The other part is, I don't want somebody to start that first job not on a high. We have to work with them real closely to make sure that it's a good fit, and it's the kind of thing where they can use the skills they've developed over the last two years.
In that first job, you don't want to put that kind of thing on hold. You don't want to do something temporarily and not do it well. If you do something well, then the next opportunity comes a lot easier.
Q: So would you advise students to wait a few months, or to be choosy about jobs -- even if they don't have something lined up at graduation?
A: I would say, "Let's be realistic about it." If they're taking a temporary opportunity, I think they have to take it and not feel like they are just biding time, because people biding time don't do a great job. And you never get a good [second] job from an also-ran kind of job.
Q: What's the on-campus hiring scene like?
A: Companies coming to make on-campus hires were down. But we're finding, at this point, that job notices are up this year.
Q: In what form do those job notices appear?
A: We put them out on our Web site. We did a major marketing campaign called Hire Up, which you can see on our Web page. There, you'll see what we sent out to major companies. It was a pure marketing effort to say to companies: "We want you to know who we are. We want you to know all about Duke and our students and what they have to offer."
We registered companies, asked them if they wanted more information, and sent them a CD with r?sum?s of current students and alumni on it. Then we asked them to generate jobs. Right now, we're up about 50% in terms of jobs over where we were last year at this time. This year, the difference is that you're going to see a lot of just-in-time hiring.
Q: Have you had to be more accommodating to corporate recruiters?
A: We had a company in on Friday recruiting for second-years. They recruited in the morning for second-years and in the afternoon for undergrads. We're being real flexible about that kind of thing. We're talking to an employer if they're coming to hire undergraduates.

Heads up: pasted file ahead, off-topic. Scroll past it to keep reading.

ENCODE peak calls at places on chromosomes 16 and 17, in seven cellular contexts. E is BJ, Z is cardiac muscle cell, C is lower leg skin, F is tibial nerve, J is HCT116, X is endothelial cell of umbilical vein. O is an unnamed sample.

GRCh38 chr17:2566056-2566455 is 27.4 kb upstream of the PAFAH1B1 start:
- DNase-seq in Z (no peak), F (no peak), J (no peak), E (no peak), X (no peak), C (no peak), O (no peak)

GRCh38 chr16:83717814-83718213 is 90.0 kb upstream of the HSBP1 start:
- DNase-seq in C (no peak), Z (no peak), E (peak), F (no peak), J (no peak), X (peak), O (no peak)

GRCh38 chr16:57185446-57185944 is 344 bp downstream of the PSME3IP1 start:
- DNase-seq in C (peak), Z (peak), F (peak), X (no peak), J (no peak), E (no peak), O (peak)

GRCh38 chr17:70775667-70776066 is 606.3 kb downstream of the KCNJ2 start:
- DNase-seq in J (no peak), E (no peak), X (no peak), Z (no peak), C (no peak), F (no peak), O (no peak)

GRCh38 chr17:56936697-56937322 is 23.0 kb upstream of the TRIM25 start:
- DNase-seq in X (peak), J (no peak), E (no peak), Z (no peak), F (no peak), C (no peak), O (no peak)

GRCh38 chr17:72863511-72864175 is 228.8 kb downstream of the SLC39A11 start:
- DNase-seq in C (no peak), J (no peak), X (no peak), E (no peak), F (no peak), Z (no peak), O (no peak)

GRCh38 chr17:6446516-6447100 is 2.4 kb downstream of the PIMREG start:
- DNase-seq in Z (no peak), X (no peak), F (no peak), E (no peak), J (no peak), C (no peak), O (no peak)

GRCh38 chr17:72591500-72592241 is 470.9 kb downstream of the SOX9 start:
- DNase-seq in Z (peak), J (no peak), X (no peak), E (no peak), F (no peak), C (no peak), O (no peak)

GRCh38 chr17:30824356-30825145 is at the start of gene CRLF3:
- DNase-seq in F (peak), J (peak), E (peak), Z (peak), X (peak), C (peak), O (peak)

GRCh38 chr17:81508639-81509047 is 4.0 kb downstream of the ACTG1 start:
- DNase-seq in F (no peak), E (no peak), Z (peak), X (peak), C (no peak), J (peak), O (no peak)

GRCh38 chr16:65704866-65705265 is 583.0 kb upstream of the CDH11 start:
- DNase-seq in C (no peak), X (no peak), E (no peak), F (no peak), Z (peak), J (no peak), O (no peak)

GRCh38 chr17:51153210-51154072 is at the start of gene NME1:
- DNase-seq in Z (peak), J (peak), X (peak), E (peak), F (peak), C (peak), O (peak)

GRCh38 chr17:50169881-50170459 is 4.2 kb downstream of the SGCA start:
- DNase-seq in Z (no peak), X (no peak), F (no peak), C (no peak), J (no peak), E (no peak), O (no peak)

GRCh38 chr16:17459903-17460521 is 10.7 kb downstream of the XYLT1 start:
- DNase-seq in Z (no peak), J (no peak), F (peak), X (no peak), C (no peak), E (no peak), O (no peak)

For the first time this year, we held a North Carolina career fair, with UNC Chapel Hill, Wake Forest, and NC State. We ended up with 16 companies that came to our career fair.
The other thing we participated in was an online career fair with 12 schools. There were 10 European schools and our school and one other U.S. school. There were 27 companies -- mostly European companies -- and 97 students signed up to participate.
Q: What other outreach efforts, if any, are you doing with companies?
A: Even if companies don't participate in r?sum? drops [in which the B-school collects student r?sum?s for the employer], I've got my account managers following up to see if the company got enough r?sum?s and what else we can do.
Most of us are trying to be more aggressive that way. We're running some job clubs, and those are helping us, too. We call them career networks, divided by functional area. For example, I've got a technology group I'm working with, and we've got a marketing group and a finance group. We meet with the students on a weekly basis and give them assignments. We're trying to do everything possible to support people through this.
We did the Hire Up campaign with alumni, and they're helping us. And we're trying to be real aggressive in sending out jobs directly to students -- into their mailboxes.
Q: What are the crucial job skills that companies are looking for nowadays?
A: Team ability. Being a leader, as well being a follower. Also, in this economy, companies are looking to get somebody with prior experience in the field.
That has been a challenge for career changers. They often have to either look to do something in their former field -- use their new skills that way -- or take their former experience and make it in a new field.